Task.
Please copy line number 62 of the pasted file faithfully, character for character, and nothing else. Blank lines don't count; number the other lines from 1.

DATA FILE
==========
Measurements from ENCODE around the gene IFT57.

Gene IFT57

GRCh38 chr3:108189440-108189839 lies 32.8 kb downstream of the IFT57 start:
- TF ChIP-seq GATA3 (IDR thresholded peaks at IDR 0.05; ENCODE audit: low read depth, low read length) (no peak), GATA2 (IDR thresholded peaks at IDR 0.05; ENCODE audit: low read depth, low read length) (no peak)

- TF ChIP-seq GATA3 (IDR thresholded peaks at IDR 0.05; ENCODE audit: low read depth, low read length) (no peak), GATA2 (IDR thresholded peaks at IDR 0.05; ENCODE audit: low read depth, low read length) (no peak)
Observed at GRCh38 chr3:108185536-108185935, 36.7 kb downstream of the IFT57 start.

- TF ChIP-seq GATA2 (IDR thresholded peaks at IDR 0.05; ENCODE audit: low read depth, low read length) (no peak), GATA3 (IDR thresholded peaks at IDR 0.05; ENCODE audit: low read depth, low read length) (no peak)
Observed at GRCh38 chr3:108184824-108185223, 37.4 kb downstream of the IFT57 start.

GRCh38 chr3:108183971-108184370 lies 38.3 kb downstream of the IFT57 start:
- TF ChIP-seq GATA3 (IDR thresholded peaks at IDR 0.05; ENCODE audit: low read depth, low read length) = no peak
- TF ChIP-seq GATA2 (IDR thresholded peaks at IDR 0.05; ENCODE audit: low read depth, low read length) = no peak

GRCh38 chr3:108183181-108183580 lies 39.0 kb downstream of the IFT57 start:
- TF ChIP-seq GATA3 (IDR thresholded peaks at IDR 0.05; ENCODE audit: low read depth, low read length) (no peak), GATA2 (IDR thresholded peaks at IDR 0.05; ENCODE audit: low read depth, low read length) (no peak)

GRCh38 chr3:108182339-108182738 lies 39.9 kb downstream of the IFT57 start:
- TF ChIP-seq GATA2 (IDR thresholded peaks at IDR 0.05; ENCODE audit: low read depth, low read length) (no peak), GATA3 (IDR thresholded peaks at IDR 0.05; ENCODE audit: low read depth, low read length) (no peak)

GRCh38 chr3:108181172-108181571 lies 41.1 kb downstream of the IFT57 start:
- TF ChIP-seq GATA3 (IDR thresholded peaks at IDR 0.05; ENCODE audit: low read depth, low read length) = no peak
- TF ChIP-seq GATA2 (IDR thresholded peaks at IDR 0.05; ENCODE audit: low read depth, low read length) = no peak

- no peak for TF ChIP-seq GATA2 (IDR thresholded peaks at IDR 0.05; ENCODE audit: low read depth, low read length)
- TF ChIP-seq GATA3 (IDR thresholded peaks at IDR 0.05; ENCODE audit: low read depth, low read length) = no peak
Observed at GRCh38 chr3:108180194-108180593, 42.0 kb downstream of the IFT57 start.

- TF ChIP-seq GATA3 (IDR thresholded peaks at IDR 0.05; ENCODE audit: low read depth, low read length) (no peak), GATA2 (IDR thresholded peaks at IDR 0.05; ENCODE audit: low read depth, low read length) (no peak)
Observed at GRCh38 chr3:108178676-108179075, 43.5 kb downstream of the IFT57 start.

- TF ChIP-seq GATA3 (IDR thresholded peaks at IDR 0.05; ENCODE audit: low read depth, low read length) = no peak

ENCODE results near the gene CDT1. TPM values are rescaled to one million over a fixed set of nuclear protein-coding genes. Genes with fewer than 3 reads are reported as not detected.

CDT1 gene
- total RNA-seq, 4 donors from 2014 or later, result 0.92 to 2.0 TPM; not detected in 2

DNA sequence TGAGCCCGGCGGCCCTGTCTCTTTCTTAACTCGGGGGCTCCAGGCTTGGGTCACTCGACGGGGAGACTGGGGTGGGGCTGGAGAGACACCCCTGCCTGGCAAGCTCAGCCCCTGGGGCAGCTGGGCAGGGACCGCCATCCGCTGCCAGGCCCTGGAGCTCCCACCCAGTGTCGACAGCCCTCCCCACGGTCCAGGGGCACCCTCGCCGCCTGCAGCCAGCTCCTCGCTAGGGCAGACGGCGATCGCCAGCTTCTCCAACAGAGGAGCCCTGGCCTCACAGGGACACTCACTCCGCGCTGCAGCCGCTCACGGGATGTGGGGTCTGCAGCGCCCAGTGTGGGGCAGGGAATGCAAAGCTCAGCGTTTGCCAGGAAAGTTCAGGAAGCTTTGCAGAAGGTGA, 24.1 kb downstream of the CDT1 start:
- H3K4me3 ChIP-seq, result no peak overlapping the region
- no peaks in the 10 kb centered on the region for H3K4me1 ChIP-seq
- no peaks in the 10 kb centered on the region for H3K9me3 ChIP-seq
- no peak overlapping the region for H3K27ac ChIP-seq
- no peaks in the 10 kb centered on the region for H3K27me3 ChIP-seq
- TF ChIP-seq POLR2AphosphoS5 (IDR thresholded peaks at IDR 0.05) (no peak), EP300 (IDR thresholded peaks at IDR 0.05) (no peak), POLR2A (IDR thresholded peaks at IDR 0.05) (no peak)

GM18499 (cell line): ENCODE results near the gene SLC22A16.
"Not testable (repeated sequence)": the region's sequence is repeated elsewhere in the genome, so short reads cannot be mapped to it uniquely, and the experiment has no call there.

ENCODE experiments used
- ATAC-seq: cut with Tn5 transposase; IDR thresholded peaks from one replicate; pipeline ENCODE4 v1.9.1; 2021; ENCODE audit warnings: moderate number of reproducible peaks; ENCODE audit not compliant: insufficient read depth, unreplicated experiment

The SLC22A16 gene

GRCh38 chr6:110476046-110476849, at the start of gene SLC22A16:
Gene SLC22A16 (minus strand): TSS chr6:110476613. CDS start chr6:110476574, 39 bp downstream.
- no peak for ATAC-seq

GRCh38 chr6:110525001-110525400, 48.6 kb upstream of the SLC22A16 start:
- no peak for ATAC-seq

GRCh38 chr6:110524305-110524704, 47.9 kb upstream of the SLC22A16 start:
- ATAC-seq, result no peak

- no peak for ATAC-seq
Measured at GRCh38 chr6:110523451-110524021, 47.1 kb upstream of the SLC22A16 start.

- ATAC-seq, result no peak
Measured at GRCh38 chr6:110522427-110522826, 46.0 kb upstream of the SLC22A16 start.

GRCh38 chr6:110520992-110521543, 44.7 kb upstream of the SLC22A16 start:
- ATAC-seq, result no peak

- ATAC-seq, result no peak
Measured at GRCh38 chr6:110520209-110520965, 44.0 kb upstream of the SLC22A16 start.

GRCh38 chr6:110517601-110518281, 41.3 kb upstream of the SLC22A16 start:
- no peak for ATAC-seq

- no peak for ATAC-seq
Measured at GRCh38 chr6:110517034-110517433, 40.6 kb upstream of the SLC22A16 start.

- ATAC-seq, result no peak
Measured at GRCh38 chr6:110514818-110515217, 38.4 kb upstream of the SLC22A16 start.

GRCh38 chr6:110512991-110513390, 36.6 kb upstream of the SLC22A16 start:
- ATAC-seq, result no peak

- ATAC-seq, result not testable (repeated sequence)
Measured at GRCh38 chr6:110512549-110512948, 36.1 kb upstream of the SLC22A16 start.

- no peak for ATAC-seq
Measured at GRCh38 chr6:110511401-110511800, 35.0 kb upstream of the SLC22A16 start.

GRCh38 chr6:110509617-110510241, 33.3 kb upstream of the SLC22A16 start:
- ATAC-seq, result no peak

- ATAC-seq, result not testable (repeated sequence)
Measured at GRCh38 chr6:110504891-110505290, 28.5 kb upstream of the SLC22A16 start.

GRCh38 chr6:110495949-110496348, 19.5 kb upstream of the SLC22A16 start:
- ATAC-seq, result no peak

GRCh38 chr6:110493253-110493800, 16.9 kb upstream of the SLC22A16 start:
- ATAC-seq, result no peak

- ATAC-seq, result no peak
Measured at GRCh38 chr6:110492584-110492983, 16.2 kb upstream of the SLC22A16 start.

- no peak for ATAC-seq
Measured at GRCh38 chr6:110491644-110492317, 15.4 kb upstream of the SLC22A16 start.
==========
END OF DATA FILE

- ATAC-seq, result no peak